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What Makes Poetry? Exploring Line Breaks
|Grades||3 – 5|
|Lesson Plan Type||Minilesson|
|Estimated Time||40 minutes|
Students brainstorm the characteristics of poetry, then focus in on line breaks. As a group, they analyze the use of line breaks in the poem "Bubbles," noting how they affect the sound, meaning, and appearance of the poem. Students then work in small groups to explore the line breaks in two additional poems, reading them aloud, discussing the line breaks, and experimenting with changing them. Finally, students come together as a group to discuss what they have found.
In their survey of articles about poetry published in the English Journal, Mark Faust and Mark Dressman identified a significant history of what they termed a populist view of poetry: "Populists see poetry as something to be used, adapted, cut up, borrowed from, parodied, and played with in all sorts of ways. Rather than belonging to the ages, poetry is a popular expression of culture that belongs to anyone who chooses to read it. Students are invited to collect poems and organize them in ways they find meaningful, to read them orally and chorally, to write their own poems, and to otherwise muck around with poetry and poetic language and in the process gain some skill in using the English language by taking pleasure as much in their own as in the poet's cleverness." (117) This lesson invites students to make poetry their own by playing with line breaks. In the process, students learn how line breaks can influence the rhythm, appearance, and meaning of a poem.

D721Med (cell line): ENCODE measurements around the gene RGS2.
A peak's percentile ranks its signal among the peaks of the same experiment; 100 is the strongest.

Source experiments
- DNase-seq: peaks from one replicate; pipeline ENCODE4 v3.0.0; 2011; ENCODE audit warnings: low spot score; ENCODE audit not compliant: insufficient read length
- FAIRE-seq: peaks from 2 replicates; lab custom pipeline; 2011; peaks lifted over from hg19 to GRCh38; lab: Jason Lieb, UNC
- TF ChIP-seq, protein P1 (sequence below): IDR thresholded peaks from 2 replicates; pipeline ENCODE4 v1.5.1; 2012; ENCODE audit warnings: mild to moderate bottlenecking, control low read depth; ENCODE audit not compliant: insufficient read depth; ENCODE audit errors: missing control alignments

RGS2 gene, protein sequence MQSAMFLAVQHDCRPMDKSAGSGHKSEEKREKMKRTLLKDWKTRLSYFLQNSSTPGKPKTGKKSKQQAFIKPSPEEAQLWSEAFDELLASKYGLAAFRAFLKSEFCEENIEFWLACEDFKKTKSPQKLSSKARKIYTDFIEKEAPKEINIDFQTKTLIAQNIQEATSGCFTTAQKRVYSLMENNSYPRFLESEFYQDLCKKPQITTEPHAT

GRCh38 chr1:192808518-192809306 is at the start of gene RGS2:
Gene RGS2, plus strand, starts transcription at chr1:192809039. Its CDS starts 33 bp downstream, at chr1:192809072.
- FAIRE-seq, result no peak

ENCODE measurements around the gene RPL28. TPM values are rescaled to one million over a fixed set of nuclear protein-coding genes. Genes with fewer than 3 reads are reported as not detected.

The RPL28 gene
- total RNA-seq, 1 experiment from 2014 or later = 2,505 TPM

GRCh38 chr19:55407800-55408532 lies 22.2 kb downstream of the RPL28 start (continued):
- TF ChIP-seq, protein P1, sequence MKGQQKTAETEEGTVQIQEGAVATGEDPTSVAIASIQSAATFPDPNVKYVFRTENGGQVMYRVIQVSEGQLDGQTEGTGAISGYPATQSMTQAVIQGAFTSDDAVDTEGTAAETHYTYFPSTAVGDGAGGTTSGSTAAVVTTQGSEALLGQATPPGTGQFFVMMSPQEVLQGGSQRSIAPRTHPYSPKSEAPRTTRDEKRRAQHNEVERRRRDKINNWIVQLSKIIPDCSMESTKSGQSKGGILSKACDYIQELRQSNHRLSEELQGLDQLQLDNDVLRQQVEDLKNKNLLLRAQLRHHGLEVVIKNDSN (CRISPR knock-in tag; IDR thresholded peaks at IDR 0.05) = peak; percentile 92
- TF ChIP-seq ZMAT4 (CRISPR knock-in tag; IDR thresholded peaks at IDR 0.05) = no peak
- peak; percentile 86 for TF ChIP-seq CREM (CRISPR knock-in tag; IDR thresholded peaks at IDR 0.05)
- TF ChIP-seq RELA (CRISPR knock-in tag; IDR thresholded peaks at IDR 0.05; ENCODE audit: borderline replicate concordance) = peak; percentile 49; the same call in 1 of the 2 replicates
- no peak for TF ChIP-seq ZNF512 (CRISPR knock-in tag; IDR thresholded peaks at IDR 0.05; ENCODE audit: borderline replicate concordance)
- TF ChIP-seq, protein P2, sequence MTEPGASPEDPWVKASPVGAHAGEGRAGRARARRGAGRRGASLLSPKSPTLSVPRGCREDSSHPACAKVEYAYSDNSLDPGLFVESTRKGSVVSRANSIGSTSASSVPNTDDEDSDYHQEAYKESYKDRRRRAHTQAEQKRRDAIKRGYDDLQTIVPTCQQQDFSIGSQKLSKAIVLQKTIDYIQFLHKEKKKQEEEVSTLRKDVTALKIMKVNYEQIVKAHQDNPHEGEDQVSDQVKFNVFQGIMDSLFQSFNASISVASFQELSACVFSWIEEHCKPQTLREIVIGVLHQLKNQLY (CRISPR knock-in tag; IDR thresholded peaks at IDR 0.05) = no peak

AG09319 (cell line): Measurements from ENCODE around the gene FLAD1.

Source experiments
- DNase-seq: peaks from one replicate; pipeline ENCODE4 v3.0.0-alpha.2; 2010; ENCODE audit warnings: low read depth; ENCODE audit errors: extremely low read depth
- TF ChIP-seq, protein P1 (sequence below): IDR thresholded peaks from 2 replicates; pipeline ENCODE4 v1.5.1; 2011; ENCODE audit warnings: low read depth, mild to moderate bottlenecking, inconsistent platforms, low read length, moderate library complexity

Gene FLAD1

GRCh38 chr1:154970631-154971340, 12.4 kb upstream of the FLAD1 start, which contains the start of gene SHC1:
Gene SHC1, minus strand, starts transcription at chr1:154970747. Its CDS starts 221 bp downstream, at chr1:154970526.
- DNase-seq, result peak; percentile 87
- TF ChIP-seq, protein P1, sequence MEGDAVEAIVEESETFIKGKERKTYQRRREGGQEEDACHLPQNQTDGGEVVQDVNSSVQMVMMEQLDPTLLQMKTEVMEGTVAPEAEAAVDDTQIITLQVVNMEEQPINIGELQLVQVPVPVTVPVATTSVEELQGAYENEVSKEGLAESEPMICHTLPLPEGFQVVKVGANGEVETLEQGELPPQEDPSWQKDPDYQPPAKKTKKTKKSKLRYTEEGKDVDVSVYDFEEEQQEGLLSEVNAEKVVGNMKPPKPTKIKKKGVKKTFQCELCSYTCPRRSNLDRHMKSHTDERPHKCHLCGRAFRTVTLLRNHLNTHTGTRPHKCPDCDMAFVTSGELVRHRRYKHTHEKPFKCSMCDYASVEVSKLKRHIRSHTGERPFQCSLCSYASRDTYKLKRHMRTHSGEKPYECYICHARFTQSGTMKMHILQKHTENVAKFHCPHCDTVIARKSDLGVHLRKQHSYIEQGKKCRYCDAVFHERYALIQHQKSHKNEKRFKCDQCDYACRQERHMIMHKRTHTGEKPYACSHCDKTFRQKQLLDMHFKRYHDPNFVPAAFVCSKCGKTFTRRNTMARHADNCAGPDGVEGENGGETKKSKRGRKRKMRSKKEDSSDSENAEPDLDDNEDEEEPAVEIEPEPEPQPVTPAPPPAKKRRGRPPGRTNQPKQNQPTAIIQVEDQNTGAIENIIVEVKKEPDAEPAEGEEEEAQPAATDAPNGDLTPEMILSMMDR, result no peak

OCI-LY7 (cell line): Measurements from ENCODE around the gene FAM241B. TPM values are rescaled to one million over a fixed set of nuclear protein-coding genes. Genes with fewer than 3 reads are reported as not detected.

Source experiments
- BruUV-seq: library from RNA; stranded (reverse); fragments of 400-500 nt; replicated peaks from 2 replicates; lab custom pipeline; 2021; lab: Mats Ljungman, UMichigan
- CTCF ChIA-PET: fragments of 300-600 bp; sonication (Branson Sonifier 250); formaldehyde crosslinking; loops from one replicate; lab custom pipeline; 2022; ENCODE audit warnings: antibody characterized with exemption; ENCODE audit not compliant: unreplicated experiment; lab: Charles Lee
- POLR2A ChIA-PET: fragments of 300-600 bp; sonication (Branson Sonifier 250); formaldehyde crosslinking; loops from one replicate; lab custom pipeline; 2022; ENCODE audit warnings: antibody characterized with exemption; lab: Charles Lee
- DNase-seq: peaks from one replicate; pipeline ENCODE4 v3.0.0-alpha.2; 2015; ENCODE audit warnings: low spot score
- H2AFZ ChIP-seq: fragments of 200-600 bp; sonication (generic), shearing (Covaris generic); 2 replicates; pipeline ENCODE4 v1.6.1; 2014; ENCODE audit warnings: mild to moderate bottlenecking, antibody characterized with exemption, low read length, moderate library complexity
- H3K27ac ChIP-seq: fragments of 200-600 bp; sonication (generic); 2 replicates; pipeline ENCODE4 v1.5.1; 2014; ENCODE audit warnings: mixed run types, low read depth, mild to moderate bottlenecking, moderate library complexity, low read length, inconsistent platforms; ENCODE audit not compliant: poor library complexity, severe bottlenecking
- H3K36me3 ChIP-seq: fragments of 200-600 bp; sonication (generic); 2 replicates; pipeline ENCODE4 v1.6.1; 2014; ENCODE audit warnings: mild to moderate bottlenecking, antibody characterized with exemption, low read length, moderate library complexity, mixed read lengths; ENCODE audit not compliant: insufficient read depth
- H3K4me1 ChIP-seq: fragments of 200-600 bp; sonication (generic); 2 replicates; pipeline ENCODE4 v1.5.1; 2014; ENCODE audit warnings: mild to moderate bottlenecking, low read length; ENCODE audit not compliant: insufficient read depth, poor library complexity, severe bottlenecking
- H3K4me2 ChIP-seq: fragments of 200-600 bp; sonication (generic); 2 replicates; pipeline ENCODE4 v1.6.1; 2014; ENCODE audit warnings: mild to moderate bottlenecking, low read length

Faust, Mark and Mark Dressman. "The Other Tradition: Populist Perspectives on Teaching Poetry, as Published in English Journal, 1912-2005" English Education 41.2 (January 2009): 114-134.